Browsing by Subject "Data Protection"
1 - 2 of 2
Results Per Page
- Conference PaperOpen AccessEngineering sustainable blockchain applications(Proceedings of 1st ERCIM Blockchain Workshop 2018, 2018) Osterland, Thomas; Rose, ThomasBlockchain technology has attracted attention as emerging paradigm for business collaboration. Blockchain’s consensus mechanisms allow partners to cooperate in a business network. However, many applications reported in literature present merely a proof of concept from an engineering perspective. An industrialization of blockchain requires an engineering framework, which assures the sustainability of the application and in particular its network partnerships, i.e. each participant has to act as an active peer in the network rather than being a mere consumer with a wallet for participation in the blockchain. This paper presents the skeleton of such an engineering framework starting with an ideation of partnerships and collaboration patterns to clarify the incentives for participation via business model design for sustainable network operations towards the selection of an implementation platform for the business processes re-engineered. Moreover, an initial version of an interactive tool for community-oriented capturing of know-how about characteristics of blockchain platforms is presented.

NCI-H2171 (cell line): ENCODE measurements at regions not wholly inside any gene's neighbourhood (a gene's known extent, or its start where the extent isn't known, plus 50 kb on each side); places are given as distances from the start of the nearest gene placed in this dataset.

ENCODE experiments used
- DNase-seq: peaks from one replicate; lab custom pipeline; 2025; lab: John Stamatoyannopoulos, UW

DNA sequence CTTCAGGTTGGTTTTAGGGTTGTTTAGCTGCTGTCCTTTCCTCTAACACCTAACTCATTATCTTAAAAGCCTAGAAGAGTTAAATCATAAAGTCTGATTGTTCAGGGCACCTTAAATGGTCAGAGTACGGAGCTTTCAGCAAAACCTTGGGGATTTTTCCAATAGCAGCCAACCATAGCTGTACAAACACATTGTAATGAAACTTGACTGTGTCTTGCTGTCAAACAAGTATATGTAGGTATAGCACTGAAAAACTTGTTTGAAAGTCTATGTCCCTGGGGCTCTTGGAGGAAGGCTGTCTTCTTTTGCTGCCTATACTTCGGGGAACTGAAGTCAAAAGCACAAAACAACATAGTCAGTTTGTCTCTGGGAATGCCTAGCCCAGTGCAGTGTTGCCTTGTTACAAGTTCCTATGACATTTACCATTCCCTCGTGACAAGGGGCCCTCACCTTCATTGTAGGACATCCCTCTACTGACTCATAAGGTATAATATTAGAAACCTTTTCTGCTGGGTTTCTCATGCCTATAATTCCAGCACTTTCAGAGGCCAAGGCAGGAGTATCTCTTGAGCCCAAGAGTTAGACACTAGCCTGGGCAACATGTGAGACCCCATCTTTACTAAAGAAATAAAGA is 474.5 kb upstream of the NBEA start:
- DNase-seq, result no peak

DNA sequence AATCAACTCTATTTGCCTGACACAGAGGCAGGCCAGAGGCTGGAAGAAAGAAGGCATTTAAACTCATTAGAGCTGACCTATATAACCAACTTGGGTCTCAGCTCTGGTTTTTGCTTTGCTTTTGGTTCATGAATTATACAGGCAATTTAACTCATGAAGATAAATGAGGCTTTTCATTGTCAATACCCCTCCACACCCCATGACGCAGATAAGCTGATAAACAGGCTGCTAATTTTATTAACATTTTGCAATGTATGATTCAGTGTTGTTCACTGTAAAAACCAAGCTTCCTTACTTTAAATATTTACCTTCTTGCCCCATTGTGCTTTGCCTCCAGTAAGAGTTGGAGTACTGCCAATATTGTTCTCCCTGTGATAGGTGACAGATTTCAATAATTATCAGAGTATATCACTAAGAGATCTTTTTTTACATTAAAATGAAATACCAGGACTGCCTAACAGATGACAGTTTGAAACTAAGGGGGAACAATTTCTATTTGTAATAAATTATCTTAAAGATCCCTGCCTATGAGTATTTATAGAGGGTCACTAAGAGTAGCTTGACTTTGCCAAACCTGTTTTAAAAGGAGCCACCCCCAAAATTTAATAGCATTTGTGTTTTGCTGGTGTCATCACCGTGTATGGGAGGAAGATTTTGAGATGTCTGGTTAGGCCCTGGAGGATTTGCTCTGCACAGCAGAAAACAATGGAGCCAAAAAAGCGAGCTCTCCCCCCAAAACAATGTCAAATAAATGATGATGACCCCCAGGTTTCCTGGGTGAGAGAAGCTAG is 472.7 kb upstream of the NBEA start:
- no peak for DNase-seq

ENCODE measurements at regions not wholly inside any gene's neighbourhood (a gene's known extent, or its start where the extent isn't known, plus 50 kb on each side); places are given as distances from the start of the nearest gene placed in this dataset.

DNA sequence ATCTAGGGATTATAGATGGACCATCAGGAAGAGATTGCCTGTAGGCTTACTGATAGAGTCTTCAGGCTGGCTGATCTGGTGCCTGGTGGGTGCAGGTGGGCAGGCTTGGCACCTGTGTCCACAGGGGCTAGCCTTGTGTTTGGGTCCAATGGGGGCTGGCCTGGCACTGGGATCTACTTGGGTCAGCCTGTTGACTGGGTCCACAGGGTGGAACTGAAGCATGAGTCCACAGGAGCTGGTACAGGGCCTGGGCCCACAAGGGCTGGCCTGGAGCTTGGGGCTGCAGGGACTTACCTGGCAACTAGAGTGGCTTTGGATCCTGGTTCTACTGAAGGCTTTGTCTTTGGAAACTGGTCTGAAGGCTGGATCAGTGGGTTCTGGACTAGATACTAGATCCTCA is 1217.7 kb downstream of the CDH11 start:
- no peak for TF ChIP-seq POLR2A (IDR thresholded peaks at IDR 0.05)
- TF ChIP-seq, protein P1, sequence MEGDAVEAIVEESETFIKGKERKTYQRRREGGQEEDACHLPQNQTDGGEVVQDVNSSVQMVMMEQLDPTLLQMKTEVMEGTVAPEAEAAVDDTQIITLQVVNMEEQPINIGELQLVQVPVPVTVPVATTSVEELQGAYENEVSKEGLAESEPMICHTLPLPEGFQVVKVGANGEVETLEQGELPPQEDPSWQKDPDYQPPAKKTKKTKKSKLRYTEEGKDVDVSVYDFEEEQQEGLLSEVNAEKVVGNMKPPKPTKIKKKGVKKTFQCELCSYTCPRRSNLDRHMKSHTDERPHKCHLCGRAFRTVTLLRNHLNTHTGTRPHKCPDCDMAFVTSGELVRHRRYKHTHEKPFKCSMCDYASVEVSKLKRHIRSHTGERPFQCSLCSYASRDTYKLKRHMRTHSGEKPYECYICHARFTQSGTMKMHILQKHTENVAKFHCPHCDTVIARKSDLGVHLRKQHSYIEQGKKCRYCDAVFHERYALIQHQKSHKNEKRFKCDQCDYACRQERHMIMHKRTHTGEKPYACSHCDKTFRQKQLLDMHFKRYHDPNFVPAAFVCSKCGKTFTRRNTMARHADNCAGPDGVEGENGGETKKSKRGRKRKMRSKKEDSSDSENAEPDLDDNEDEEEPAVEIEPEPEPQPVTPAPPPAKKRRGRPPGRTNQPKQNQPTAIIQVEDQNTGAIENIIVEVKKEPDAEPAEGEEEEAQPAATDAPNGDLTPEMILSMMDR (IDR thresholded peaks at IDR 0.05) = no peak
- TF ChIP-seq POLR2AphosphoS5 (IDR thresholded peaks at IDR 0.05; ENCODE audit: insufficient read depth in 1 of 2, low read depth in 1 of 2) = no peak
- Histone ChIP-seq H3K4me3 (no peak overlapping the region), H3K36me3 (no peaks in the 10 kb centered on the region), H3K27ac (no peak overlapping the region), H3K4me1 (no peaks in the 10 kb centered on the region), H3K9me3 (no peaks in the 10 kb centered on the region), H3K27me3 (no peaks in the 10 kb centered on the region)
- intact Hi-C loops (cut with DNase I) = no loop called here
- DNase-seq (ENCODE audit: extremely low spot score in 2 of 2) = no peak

- Conference PaperOpen AccessPrivacy by BlockChain Design: A BlockChain-enabled GDPR-compliant Approach for Handling Personal Data(Proceedings of 1st ERCIM Blockchain Workshop 2018, 2018) Wirth, Christian; Kolain, MichaelThis paper takes an initial step forward in bringing to life the certification mechanisms according to Art. 42 of the General Data Protection Regulation (GDPR). These newly established methods of legal specification act not only as a central vehicle for overcoming widely articulated and discussed legal challenges, but also as a sandbox for the much needed close collaboration between computer sciences and legal studies. In order to illustrate, for example, what data protection seals could look like in the future, the authors propose a methodology for "translating" legal requirements into technical guidelines: architectural blueprints designed using legal requirements. The purpose of these blueprints is to show developers how their solutions might comply with the principle of Privacy by Design (Art. 25 GDPR). To demonstrate this methodology, the authors propose an architectural blueprint that embodies the legal concept of the data subject’s consent (Art. 6 sec. 1 lit. a GDPR) and elevates best practice to a high standard of Privacy by Design. Finally, the authors highlight further legal problems concerning blockchain technology under the GDPR that will have to be addressed in order to achieve a comprehensive certification mechanism for Privacy by Blockchain Design in the future.